The buy-versus-rent ratio. This ratio compares the cost of buying a home to renting a similar property for 12 months. Generally, the lower the ratio, the better the news for housing demand. Which makes sense: If buying is not much more expensive than renting, more people are likely to consider buying. When renting is a lot cheaper than buying, more people are likely to stay renters. A ratio of more than 20-1 could indicate prices have further to fall, Baker said. (This ratio doesn't work as a predictor in cities where rents are kept artificially low, through rent-control laws, for example.)

"If you're in a city that doesn't have rent-control protections and the ratio is over 20-1, that is not a good sign" for home prices stabilizing, Baker said.

Real-estate website Trulia calculates a rent-versus-buy ratio for 50 cities, while Zillow includes a rent estimate for many homes. You also can get a seat-of-the-pants number simply by asking a real-estate agent what a recently sold property would fetch in monthly rent. Multiply that figure by 12 and compare it to the sale price to figure the ratio.

Foreclosures and the shadow inventory. The number of other homes for sale has a big impact on your own home's value. A ton of for-sale signs means your property has a lot of competition, and competition tends to force down prices, everything else being equal. A lot of foreclosure activity in your market is even worse, because lenders typically slash prices of the houses they own to sell them quickly.

What constitutes "a lot" is a bit squishy, but you can be pretty sure that if more than half of the listings are foreclosures, that's a pretty bad sign. Both Trulia and Zillow can show you how many homes are for sale in your ZIP code, as well as how many are foreclosures.

That's not all you have to worry about, however. Economists also are concerned about the shadow inventory -- the homes in some state of delinquency that are likely to wind up in foreclosure but aren't on the market yet. Various foreclosure moratoriums, many prompted by the "robo-signing" scandals that revealed improperly processed foreclosures, have helped this number grow, and Humphries estimates it's now more than 5 million homes -- compared with the 3 million currently on the market. The greater the shadow inventory in your area, the longer it likely will be before home prices start to recover.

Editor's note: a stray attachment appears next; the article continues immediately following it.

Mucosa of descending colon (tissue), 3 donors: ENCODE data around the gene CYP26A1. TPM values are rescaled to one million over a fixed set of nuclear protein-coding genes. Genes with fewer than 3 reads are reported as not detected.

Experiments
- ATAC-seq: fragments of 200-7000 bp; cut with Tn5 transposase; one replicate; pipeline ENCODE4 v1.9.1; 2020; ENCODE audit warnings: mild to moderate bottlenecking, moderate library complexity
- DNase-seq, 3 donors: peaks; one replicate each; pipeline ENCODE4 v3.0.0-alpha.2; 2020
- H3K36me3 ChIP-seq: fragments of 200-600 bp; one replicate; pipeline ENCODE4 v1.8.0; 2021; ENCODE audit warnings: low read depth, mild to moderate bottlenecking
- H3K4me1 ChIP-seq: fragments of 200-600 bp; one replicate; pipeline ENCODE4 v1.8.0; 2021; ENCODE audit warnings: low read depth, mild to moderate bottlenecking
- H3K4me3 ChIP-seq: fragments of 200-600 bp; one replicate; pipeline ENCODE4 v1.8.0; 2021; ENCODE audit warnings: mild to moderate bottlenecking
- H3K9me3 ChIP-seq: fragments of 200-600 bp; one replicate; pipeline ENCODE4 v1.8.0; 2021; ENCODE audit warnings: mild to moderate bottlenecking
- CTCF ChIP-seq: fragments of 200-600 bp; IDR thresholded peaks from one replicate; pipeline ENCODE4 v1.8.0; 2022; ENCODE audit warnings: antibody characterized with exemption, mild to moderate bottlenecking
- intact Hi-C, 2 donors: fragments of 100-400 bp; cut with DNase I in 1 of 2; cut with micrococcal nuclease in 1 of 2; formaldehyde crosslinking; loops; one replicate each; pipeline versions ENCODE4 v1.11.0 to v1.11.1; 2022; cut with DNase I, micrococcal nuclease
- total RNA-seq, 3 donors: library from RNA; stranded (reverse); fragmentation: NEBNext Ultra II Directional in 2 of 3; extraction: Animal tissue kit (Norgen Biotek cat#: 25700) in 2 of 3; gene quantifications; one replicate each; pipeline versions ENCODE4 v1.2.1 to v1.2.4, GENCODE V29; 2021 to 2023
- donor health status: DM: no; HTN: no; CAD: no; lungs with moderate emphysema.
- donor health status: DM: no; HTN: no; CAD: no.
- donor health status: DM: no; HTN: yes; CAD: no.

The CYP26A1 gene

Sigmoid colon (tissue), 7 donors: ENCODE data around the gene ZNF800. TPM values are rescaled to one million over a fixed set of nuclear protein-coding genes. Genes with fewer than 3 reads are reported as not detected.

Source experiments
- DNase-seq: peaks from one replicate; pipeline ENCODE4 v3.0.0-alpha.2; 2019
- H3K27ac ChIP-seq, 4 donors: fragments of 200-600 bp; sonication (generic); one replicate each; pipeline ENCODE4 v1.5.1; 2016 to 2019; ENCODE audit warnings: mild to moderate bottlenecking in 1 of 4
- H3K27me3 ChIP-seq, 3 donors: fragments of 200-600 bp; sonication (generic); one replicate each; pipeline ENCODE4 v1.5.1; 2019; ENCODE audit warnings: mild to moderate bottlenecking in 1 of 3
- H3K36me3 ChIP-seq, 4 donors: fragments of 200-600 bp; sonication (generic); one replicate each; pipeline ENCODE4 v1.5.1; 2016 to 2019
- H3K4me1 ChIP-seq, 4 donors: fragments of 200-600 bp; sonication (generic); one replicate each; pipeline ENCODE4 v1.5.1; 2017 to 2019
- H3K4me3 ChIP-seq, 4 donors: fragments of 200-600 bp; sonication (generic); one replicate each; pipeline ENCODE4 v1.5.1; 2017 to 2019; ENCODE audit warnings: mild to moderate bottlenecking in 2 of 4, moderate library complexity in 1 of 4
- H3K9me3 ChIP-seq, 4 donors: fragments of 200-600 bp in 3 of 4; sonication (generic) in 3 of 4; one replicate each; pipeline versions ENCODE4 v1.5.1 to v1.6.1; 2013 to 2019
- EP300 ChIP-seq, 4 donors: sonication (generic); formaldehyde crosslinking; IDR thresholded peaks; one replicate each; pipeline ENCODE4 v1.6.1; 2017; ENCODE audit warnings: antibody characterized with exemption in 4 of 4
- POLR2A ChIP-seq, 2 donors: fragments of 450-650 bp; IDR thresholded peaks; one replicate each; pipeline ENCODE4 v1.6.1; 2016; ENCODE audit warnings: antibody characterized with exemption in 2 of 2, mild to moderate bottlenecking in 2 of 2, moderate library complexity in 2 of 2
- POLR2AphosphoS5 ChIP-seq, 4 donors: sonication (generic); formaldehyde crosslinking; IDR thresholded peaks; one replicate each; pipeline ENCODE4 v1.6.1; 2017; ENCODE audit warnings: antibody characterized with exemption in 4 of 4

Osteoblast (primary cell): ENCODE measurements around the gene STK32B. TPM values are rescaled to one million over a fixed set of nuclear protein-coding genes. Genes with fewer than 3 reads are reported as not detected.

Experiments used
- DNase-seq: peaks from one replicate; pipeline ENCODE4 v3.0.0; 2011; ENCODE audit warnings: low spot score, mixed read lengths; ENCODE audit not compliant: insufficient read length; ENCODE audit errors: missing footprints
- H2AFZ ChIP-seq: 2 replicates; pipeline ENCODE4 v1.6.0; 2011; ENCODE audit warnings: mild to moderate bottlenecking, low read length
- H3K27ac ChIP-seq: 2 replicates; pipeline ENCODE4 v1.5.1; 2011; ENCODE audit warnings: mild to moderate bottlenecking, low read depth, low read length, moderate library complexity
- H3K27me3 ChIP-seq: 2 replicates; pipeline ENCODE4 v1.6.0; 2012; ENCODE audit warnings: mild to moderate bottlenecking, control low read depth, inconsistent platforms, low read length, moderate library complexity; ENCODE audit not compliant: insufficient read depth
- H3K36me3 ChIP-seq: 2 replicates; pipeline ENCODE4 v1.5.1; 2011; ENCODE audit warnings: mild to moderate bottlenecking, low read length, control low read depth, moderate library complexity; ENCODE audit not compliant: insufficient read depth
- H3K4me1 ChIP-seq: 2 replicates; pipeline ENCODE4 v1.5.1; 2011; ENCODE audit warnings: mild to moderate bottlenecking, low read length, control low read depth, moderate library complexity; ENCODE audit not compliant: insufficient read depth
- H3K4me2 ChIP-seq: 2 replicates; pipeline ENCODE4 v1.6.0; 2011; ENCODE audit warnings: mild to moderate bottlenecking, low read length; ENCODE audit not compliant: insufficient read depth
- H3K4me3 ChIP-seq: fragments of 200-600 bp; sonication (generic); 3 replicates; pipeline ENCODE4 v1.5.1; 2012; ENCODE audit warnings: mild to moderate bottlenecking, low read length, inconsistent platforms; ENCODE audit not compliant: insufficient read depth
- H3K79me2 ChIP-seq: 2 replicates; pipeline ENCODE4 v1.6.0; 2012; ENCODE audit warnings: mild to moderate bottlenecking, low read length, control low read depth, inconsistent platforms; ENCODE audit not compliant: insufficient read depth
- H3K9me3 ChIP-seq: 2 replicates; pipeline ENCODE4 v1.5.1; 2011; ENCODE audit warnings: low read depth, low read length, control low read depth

RealtyTrac may be able give you some idea of the size of this "pre-foreclosure" backlog, but in general, the more foreclosures on your market now, the more you'll see in the future and the further away a home price recovery is likely to be. (RealtyTrac's website includes "pre-foreclosure" listings in some markets when users search by ZIP code.)

Home price trends. What's happened recently often, though not always, indicates what will happen next. So keep an eye on sale trends in your ZIP code and in your specific neighborhood. Zillow, Trulia, RealtyTrac and other real-estate sites can help you monitor sales and prices.

Trulia's Ginger Wilcox recommends that armchair forecasters also look at price reductions -- how quickly home sellers move to cut their prices and how big a cut they make. Viewing those trends over time can help you determine if home prices are likely to continue to decline. When a growing percentage of home sellers reduce prices, values may have further to fall.

In December, for example, 26% of home sellers in Fresno, Calif., chopped their asking prices, compared with 12% a year earlier. Home prices in the area dropped 10% in March, compared with a year earlier.

All these data can give you some idea what might happen next for your market, but remember to take your own prognostications -- like those of the experts -- with a grain of salt.

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"We have no national precedent for something like this," Humphries said. "This is new territory."

Liz Weston is the Web's most-read personal-finance writer. She is the author of several books, most recently "The 10 Commandments of Money: Survive and Thrive in the New Economy" (find it on Bing). Weston's award-winning columns appear every Monday and Thursday, exclusively on MSN Money. Join the conversation and send in your financial questions on Liz Weston's Facebook fan page.